Review: “Acid Rap” by Chance the Rapper

acid-rap-coverChance the Rapper is no longer suspended. In fact, he’s one of the fastest rising rappers at the moment, representing Chicago with his eccentric rhymes and personality. For a little more back story on Chance’s rise to fame, check out my Calm Before the Storm column on him. In the meantime, I’ll focus on his breakout release, Acid Rap.

The opening track “Good Ass Intro” is exactly what it sounds like, mostly a choir boasting grand introduction with a couple impressive verses from Chance. However, things really get rolling on the next track “Pusha Man”, where Chance is the center of attention. Not to mention, it has a great hook inspired by the 70’s exploitation film Supa Fly. Hooks may not be the most important part of a rap song, but it was something I was wondering about since Chance had a tendency to have overly simple hooks that became tiresome.

The biggest difference between Acid Rap and Chance’s debut 10 Day is the cohesiveness. Each song on Acid Rap feels thought out and maximized to it’s full potential, while so often 10 Days’ tracks would have moments of brilliance only to finish abruptly and disappointing. Songs like “Cocoa Butter Kisses” feel fleshed out and layered, while maintaining Chance’s huge personality, creating an ode to his love for cigarettes.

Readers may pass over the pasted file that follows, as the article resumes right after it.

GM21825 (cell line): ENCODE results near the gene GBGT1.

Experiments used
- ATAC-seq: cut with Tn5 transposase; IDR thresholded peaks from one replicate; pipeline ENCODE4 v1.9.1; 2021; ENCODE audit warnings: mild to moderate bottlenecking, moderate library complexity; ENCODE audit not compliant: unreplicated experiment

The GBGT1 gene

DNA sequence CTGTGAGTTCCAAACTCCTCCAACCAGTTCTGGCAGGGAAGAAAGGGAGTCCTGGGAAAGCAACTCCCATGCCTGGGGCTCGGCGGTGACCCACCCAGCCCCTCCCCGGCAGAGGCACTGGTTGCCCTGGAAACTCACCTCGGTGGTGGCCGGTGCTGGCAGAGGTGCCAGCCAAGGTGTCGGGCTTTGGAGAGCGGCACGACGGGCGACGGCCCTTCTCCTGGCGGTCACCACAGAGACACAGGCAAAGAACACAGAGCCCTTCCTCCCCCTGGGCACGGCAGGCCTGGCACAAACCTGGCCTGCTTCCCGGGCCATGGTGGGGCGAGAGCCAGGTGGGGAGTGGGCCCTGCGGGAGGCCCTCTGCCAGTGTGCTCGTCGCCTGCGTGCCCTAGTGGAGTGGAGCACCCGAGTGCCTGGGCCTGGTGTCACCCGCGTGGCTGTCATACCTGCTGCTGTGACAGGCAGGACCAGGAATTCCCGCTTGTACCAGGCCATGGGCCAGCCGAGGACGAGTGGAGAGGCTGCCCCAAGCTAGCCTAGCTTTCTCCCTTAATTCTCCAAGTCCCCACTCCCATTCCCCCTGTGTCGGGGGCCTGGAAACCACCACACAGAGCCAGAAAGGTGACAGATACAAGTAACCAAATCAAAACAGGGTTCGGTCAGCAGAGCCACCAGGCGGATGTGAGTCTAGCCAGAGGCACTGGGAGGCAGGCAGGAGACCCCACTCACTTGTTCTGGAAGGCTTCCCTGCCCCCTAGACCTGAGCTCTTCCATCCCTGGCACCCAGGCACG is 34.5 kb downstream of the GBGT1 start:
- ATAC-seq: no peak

Features are another big deal on the mixtape. Chance got a pretty good crop together: Childish Gambino, Ab-Sol, Action Bronson and more. Ab-Sol has a great verseon the blazing smoke track “Smoke Again” which was released before the album, but perhaps I was most impressed by Action Bronson because he caught me by surprise. The track “NaNa” has a really cool beat and was released as a single before the release, but on the tape’s version, Bronson’s feature follows Chance and is one of the better moments of the mixtape.

Low points don’t come often but certain songs do sound a little bit like filler, or maybe a little cheesy, like “Everybody’s Something”. It sports a good message: “Everybody’s somebody’s everything. Nobody’s nothing,” but regardless, it could be said differently to hit home a little harder. Still, in other songs, Chance hits (out of the park) home. “Acid Rain” is the rapper’s most mature track ever and not only is it his most thought provoking, it’s his best rhyming. That one is by far my favorite track here.

Overall, Acid Rap is a much improved effort from the Rapper. My favorite tracks are “Pusha Man”, “Acid Rain”, and “Smoke Again”. Definitely worth the download and listen from front to back.



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